A Study To End All Studies
You don’t have to be a rocket scientist to recognize that the first person to figure out a new trading or investment strategy will make more money than the folks who copy the strategy. Whichever way you lean on the Efficient Market Theory, we all understand that a strategy loses its edge as more and more people follow it. In portfolio manager jargon we say a trade is “getting crowded.”
Smart trades rely on no one else recognizing what you are doing, which allows you to buy and sell at favorable prices, and with easy liquidity. Crowded trades mean everyone sees how well the strategy worked and they all want in. Once everyone is rushing to get into the same trade, there’s no one to buy from — prices go up, liquidity goes down. And no one to sell to — prices plummet, and sometimes bid vanish altogether leaving investors holding a very pricey bag.
One of our Broad Street Irregulars recently sent us a note about what has to be the ultimate academic study — an article from the Chronicle of Higher Education (on-line edition) dated 1 November titled “Academic Research Destroys Stock Values.” The Crowded Trade phenomenon is familiar to all traders and managers worthy of the name — a statistically insignificant number since the hedge funds sector is now about 93% correlated to the S&P 500, and about as highly correlated internally as well.
Different methodologies yield different numbers, to be sure, but the trend is unmistakable. Earlier this year Morningstar Research found the correlation between hedge funds and the S&P 500 had reached “an all-time high” of 82% (MorningstarAdvisor, 14 August, “The Rising Correlation Between Hedge Funds And Stock Markets.”) Meanwhile, a year ago the Wall Street Journal already reported that “the correlation between hedge fund returns and the S&P 500 has risen to nearly 100% in the past couple of years” (WSJ.Com MarketBeat, 21 November 2011, “Hedge Funds Kiss Their Alpha Goodbye.”) The Journal piece reproduced a chart from Morgan Stanley showing the HFRI Equity Hedge Funds Index correlation with the S&P 500 had risen from about 56% in 1995 to 90%, and that Annualized Excess Return — that magic “Alpha” — of the index had fallen during the period from about 15%, to close to a negative 2%. The article says “extreme correlation has made it nearly impossible to pick stocks well, hurting the ability of many hedge funds to generate much alpha.”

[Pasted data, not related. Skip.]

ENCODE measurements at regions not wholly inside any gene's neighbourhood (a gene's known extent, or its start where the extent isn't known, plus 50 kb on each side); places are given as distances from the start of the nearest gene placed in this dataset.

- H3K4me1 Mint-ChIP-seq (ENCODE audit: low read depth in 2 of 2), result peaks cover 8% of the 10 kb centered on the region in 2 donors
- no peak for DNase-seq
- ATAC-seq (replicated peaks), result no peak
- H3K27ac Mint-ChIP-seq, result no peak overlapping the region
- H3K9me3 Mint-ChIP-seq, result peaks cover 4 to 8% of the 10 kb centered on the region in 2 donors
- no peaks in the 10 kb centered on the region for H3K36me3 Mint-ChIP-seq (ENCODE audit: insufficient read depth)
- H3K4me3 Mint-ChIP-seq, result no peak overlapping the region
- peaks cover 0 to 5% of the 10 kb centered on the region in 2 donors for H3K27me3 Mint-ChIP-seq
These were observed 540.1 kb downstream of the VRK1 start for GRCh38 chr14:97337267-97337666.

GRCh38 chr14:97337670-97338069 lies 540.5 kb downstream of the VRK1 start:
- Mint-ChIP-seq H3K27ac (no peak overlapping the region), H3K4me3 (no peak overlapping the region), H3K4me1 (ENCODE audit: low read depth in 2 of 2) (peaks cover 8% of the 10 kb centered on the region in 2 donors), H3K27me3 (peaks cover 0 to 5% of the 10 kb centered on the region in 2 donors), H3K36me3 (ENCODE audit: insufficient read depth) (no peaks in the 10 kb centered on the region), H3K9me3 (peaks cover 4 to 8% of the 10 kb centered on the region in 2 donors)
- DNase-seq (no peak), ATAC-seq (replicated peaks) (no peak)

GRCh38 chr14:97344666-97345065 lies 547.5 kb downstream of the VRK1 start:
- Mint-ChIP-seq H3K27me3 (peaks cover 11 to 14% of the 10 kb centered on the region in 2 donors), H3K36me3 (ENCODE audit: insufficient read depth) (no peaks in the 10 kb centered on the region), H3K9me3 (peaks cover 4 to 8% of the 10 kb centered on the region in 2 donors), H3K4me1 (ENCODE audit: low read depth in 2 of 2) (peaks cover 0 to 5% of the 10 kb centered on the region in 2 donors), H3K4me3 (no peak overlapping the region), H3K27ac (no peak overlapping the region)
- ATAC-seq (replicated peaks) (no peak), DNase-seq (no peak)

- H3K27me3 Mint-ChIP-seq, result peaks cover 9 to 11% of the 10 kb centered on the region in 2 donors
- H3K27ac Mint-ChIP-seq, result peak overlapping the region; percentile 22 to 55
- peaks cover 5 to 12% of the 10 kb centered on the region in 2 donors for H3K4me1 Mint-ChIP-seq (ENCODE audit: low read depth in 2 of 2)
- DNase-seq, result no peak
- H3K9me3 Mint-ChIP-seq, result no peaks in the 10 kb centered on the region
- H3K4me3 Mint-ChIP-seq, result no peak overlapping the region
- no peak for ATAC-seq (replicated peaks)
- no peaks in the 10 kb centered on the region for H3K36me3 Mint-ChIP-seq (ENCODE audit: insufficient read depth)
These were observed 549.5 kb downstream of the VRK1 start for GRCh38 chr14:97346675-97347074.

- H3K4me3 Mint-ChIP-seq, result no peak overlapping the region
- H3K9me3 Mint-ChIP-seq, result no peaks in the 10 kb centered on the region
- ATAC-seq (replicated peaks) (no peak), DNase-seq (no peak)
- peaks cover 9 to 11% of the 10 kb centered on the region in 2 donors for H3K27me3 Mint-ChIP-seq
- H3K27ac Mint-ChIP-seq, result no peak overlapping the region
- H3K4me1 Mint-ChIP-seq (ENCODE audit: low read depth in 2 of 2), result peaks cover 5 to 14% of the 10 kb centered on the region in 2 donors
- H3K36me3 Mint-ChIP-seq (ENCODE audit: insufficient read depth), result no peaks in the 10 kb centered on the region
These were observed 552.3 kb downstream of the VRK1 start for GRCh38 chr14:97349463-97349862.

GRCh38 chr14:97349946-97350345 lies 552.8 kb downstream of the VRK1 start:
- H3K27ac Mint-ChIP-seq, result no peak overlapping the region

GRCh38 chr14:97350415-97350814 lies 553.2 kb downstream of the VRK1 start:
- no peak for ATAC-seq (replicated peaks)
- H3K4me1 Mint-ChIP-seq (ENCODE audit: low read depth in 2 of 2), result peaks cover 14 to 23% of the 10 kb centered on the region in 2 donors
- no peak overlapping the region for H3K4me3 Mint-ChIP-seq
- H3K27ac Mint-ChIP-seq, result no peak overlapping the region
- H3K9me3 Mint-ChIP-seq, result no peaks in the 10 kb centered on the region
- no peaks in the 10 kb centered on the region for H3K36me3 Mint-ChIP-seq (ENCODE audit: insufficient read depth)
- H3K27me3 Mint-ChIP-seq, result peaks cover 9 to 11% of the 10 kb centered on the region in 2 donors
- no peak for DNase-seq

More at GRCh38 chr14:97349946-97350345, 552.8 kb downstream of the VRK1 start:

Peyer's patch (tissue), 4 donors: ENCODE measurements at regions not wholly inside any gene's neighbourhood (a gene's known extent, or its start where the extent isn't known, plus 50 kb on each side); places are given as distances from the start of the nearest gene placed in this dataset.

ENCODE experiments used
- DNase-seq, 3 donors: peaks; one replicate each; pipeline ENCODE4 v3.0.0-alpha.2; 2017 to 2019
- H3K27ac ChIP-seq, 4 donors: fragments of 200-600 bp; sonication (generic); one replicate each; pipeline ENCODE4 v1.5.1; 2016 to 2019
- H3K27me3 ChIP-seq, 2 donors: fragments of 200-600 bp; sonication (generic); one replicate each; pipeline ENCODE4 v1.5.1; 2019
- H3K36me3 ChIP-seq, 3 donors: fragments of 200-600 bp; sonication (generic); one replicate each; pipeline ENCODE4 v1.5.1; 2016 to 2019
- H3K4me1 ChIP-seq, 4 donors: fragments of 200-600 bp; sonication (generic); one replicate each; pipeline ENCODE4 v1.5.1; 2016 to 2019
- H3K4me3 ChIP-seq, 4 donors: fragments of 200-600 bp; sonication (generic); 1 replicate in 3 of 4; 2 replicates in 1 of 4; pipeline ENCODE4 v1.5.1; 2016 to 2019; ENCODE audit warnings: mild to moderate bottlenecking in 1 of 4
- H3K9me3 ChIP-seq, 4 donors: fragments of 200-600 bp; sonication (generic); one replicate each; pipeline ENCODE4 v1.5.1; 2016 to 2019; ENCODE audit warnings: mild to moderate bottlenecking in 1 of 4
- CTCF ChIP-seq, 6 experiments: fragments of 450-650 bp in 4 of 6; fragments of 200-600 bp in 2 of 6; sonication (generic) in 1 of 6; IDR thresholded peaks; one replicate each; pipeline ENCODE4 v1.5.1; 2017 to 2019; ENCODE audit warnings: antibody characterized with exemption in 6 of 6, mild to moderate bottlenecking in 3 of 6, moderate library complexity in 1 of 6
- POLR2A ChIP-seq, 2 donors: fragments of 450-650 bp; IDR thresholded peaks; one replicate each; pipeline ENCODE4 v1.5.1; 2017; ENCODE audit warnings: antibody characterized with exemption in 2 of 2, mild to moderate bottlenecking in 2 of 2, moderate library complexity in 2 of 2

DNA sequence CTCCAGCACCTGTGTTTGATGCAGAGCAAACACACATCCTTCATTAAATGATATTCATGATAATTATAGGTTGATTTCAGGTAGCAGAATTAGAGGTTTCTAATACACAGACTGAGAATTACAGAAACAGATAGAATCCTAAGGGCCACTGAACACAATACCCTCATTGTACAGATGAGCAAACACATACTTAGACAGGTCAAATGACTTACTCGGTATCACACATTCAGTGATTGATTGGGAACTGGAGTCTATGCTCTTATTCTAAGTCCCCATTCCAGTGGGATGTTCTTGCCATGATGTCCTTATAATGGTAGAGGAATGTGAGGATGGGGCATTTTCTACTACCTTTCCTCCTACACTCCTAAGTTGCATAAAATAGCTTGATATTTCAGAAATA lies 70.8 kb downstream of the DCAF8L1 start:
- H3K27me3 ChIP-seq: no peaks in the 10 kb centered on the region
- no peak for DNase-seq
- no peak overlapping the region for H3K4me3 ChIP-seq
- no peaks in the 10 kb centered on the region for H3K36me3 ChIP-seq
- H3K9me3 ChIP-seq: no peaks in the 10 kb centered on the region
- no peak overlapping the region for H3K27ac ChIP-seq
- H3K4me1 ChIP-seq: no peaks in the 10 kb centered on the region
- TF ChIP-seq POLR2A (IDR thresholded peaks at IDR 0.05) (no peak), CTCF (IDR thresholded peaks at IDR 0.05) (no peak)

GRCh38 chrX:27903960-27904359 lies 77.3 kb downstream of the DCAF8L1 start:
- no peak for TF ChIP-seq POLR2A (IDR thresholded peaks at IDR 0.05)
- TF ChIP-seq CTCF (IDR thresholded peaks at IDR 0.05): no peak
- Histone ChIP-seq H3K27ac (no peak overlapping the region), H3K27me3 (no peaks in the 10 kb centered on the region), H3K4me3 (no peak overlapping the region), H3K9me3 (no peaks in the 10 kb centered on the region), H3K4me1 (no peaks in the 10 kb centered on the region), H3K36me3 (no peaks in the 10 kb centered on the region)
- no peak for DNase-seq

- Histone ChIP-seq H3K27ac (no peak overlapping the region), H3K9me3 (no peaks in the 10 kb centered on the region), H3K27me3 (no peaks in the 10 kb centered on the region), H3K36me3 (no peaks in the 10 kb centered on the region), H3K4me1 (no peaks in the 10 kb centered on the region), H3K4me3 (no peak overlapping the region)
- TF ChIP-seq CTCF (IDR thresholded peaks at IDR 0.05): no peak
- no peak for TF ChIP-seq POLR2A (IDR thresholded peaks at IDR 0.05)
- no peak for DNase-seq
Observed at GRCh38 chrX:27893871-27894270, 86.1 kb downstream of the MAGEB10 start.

Indeed, the degree of internal correlation within the sector is also staggeringly high, as the majority of hedge funds engage in roughly identical trading, all chasing not merely similar ideas, but frequently the very same idea as they sniff out what the most successful managers are doing.
Certain hedge fund managers are viewed as the Gold Standard, and other managers aspire to mimic them. Uninitiated investors may be surprised to learn that meetings among the strategists managing your wealth often consist of the portfolio managers (“PMs”) not reviewing their trading algorithms, but frantically asking each other “do you know what so-and-so is doing?” The most valuable information for many PMs is not the next big strategy, but what trades did Big Fish Number One and Big Fish Number Two do today.
“Soros is buying gold,” the head PM will say, “why are you short it???” as though riding the coattails of billionaires will automatically make you successful.